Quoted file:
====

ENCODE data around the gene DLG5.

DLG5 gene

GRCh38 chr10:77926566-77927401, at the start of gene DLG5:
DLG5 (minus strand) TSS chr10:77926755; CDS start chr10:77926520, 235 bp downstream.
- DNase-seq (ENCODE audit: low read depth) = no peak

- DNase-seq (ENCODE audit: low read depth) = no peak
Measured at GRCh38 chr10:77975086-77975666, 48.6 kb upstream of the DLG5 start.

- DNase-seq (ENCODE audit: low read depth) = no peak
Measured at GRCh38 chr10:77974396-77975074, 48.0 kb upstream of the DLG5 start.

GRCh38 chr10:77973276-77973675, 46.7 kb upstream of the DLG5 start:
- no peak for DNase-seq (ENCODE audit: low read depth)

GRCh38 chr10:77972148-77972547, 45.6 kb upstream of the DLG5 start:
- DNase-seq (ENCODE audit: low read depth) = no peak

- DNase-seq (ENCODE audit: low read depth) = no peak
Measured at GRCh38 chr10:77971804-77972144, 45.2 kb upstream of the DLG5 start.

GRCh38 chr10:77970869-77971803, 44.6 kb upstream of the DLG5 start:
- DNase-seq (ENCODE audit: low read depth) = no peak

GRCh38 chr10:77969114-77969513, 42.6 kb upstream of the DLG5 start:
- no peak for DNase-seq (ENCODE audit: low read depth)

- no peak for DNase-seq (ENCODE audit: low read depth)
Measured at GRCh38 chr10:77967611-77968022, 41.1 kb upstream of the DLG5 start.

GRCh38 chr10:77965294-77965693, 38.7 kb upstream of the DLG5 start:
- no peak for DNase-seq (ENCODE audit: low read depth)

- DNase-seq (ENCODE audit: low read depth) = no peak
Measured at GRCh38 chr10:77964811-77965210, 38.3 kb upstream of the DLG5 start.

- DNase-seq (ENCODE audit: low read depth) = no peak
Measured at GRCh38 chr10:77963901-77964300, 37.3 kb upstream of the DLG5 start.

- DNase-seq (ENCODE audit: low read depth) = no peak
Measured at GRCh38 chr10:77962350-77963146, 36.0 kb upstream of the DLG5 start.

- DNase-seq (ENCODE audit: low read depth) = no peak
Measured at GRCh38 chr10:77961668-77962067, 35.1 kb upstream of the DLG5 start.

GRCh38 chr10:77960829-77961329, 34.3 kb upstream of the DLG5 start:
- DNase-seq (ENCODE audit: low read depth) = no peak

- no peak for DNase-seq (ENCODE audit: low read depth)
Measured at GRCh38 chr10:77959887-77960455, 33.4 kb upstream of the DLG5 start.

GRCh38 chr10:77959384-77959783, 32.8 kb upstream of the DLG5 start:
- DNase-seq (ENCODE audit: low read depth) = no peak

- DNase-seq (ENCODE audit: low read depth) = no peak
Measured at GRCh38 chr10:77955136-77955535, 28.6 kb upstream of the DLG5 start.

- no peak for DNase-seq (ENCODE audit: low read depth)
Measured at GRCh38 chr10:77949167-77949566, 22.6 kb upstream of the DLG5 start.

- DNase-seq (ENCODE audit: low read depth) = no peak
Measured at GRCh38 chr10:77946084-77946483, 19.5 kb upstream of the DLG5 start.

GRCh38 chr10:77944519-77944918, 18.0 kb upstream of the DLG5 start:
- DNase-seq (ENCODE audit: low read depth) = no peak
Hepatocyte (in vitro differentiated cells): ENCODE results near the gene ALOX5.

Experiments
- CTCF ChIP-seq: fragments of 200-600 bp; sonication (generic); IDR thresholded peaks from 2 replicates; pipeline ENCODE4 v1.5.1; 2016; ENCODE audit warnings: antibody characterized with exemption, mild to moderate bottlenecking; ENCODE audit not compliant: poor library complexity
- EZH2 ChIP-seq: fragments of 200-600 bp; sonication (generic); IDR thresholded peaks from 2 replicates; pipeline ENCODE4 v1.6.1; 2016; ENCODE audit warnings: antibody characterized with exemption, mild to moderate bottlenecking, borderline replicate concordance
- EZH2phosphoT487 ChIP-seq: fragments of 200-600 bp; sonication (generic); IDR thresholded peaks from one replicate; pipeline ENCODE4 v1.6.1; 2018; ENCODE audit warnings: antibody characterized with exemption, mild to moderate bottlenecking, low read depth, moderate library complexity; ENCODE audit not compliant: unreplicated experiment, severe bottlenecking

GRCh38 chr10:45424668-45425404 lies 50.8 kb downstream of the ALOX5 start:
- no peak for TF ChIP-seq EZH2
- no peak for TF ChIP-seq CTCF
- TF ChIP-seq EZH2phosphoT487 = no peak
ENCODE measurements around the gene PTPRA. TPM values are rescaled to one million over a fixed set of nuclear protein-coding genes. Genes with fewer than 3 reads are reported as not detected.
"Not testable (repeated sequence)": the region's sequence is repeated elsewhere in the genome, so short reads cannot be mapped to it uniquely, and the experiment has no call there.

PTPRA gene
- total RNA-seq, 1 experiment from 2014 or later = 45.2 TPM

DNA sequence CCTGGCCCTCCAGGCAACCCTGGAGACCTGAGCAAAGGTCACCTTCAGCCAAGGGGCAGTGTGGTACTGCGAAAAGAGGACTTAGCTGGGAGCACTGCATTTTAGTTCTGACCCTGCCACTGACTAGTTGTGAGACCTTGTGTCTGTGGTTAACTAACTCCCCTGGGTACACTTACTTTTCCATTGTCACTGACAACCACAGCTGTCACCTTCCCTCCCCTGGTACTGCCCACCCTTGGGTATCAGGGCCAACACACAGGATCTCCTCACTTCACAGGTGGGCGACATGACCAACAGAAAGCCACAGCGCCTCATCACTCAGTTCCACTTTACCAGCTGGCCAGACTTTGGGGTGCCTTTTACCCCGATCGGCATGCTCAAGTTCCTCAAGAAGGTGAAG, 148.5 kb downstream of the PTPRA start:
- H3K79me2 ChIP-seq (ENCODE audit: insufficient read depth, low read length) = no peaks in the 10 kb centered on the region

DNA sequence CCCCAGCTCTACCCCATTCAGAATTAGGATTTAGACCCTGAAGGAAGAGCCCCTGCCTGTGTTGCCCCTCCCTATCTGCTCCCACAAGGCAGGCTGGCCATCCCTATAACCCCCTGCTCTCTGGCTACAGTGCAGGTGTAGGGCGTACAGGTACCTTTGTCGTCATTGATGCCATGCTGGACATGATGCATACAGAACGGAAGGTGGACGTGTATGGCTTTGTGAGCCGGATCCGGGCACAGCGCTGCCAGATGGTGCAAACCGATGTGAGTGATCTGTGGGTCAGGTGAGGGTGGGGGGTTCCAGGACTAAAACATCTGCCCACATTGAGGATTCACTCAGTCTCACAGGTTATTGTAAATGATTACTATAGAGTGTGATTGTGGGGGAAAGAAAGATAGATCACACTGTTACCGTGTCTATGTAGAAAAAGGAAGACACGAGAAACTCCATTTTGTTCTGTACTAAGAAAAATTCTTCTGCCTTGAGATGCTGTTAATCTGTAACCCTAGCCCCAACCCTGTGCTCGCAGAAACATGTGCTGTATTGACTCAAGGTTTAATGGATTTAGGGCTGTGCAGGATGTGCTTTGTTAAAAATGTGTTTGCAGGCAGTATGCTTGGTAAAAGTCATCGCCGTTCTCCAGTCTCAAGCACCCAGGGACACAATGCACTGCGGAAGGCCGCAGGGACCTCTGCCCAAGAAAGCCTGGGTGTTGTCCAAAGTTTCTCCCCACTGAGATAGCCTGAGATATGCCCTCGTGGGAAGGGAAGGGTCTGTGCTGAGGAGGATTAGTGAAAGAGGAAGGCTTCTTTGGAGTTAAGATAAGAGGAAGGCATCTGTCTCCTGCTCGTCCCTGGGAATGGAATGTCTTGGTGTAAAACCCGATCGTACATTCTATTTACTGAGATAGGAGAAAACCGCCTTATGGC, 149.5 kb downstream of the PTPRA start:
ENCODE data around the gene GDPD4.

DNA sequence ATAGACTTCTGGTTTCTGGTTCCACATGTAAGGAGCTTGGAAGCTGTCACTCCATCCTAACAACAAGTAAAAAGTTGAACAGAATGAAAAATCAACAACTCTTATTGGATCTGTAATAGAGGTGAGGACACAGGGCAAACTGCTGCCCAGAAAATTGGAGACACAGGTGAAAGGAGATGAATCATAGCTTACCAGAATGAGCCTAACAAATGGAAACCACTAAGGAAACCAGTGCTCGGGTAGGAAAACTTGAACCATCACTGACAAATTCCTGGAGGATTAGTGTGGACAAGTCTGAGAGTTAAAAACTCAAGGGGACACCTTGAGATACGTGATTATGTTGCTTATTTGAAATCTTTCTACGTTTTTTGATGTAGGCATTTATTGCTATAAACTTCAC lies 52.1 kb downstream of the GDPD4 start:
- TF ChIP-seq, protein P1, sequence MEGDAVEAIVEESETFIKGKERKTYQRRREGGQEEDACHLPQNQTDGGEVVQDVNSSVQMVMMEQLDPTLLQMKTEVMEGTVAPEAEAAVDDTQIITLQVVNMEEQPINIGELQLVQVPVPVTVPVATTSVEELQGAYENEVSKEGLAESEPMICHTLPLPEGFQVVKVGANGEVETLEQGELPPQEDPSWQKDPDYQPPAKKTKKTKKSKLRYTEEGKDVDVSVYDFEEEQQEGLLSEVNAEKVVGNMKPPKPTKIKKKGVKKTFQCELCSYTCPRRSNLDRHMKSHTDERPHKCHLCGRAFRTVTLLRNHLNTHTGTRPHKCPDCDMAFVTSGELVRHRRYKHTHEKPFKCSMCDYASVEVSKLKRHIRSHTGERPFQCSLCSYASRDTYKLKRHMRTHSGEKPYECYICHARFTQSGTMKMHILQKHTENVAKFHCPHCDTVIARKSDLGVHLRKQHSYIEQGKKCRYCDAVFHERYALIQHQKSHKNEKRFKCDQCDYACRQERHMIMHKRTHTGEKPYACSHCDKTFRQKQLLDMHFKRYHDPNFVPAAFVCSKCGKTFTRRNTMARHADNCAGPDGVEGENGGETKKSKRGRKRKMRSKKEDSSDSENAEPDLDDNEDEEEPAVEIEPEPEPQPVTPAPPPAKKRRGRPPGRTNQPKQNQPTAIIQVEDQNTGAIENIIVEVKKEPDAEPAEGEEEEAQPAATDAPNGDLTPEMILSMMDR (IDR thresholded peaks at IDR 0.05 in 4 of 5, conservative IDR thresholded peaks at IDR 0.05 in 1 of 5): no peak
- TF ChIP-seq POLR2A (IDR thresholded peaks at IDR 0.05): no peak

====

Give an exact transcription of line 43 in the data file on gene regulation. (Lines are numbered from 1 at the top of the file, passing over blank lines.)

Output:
Measured at GRCh38 chr10:77946084-77946483, 19.5 kb upstream of the DLG5 start.